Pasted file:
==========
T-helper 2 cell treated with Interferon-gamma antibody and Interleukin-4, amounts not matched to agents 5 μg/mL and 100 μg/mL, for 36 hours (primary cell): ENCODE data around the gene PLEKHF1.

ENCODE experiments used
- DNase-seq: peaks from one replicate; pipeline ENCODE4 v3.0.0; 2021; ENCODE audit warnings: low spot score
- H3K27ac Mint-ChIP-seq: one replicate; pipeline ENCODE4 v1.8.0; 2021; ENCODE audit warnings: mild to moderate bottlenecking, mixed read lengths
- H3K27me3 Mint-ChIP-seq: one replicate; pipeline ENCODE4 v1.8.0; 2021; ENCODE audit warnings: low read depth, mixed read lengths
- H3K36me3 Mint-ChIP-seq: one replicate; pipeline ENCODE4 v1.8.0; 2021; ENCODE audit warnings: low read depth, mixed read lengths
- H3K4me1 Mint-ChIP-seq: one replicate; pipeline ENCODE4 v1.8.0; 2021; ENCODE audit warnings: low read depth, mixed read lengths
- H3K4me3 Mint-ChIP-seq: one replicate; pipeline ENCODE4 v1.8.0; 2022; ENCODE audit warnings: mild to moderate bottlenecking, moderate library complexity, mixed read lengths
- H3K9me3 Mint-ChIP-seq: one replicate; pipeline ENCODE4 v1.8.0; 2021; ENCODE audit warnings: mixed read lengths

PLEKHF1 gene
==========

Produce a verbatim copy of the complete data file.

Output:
T-helper 2 cell treated with Interferon-gamma antibody and Interleukin-4, amounts not matched to agents 5 μg/mL and 100 μg/mL, for 36 hours (primary cell): ENCODE data around the gene PLEKHF1.

ENCODE experiments used
- DNase-seq: peaks from one replicate; pipeline ENCODE4 v3.0.0; 2021; ENCODE audit warnings: low spot score
- H3K27ac Mint-ChIP-seq: one replicate; pipeline ENCODE4 v1.8.0; 2021; ENCODE audit warnings: mild to moderate bottlenecking, mixed read lengths
- H3K27me3 Mint-ChIP-seq: one replicate; pipeline ENCODE4 v1.8.0; 2021; ENCODE audit warnings: low read depth, mixed read lengths
- H3K36me3 Mint-ChIP-seq: one replicate; pipeline ENCODE4 v1.8.0; 2021; ENCODE audit warnings: low read depth, mixed read lengths
- H3K4me1 Mint-ChIP-seq: one replicate; pipeline ENCODE4 v1.8.0; 2021; ENCODE audit warnings: low read depth, mixed read lengths
- H3K4me3 Mint-ChIP-seq: one replicate; pipeline ENCODE4 v1.8.0; 2022; ENCODE audit warnings: mild to moderate bottlenecking, moderate library complexity, mixed read lengths
- H3K9me3 Mint-ChIP-seq: one replicate; pipeline ENCODE4 v1.8.0; 2021; ENCODE audit warnings: mixed read lengths

PLEKHF1 gene